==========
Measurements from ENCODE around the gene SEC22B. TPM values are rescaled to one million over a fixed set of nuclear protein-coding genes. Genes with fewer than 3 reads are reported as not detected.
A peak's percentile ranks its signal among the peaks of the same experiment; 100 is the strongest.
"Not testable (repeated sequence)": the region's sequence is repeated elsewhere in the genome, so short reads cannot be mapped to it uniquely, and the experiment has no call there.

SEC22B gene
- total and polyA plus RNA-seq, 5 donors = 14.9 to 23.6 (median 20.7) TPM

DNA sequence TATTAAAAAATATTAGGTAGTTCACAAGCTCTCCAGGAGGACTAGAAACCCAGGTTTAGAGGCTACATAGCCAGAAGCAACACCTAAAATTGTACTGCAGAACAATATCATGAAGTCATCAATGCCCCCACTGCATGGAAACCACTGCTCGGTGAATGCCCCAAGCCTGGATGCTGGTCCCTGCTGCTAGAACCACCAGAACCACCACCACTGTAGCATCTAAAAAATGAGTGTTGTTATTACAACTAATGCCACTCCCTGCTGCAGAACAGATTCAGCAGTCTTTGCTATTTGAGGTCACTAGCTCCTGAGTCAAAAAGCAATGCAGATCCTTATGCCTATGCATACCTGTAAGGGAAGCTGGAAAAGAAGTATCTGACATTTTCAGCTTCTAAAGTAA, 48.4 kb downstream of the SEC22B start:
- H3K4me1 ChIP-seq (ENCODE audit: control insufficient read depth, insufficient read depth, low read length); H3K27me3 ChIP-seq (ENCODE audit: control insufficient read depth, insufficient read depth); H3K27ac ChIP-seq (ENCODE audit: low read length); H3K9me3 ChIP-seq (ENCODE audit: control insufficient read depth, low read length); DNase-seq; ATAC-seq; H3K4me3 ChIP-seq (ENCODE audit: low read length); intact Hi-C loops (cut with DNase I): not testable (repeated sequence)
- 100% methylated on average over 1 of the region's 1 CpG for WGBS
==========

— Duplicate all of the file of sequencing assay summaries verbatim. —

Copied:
Measurements from ENCODE around the gene SEC22B. TPM values are rescaled to one million over a fixed set of nuclear protein-coding genes. Genes with fewer than 3 reads are reported as not detected.
A peak's percentile ranks its signal among the peaks of the same experiment; 100 is the strongest.
"Not testable (repeated sequence)": the region's sequence is repeated elsewhere in the genome, so short reads cannot be mapped to it uniquely, and the experiment has no call there.

SEC22B gene
- total and polyA plus RNA-seq, 5 donors = 14.9 to 23.6 (median 20.7) TPM

DNA sequence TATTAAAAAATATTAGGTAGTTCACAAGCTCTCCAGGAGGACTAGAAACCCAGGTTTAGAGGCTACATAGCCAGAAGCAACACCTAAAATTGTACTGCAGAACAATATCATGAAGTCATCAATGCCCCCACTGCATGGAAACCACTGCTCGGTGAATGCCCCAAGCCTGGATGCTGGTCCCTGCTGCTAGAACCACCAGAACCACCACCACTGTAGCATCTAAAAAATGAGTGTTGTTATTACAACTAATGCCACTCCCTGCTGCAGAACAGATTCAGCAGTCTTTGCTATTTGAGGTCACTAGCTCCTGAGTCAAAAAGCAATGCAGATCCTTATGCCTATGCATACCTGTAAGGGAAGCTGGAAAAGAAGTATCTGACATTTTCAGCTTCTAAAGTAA, 48.4 kb downstream of the SEC22B start:
- H3K4me1 ChIP-seq (ENCODE audit: control insufficient read depth, insufficient read depth, low read length); H3K27me3 ChIP-seq (ENCODE audit: control insufficient read depth, insufficient read depth); H3K27ac ChIP-seq (ENCODE audit: low read length); H3K9me3 ChIP-seq (ENCODE audit: control insufficient read depth, low read length); DNase-seq; ATAC-seq; H3K4me3 ChIP-seq (ENCODE audit: low read length); intact Hi-C loops (cut with DNase I): not testable (repeated sequence)
- 100% methylated on average over 1 of the region's 1 CpG for WGBS